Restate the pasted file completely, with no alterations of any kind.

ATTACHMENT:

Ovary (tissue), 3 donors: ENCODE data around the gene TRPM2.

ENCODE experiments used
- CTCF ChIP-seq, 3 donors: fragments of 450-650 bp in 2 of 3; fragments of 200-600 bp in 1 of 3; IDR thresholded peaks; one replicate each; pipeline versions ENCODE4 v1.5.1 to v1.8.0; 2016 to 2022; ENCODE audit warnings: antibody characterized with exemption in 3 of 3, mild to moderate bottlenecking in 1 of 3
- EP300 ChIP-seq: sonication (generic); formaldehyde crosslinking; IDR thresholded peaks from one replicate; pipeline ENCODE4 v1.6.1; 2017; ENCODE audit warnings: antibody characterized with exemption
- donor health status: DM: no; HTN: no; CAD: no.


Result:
Ovary (tissue), 3 donors: ENCODE data around the gene TRPM2.

ENCODE experiments used
- CTCF ChIP-seq, 3 donors: fragments of 450-650 bp in 2 of 3; fragments of 200-600 bp in 1 of 3; IDR thresholded peaks; one replicate each; pipeline versions ENCODE4 v1.5.1 to v1.8.0; 2016 to 2022; ENCODE audit warnings: antibody characterized with exemption in 3 of 3, mild to moderate bottlenecking in 1 of 3
- EP300 ChIP-seq: sonication (generic); formaldehyde crosslinking; IDR thresholded peaks from one replicate; pipeline ENCODE4 v1.6.1; 2017; ENCODE audit warnings: antibody characterized with exemption
- donor health status: DM: no; HTN: no; CAD: no.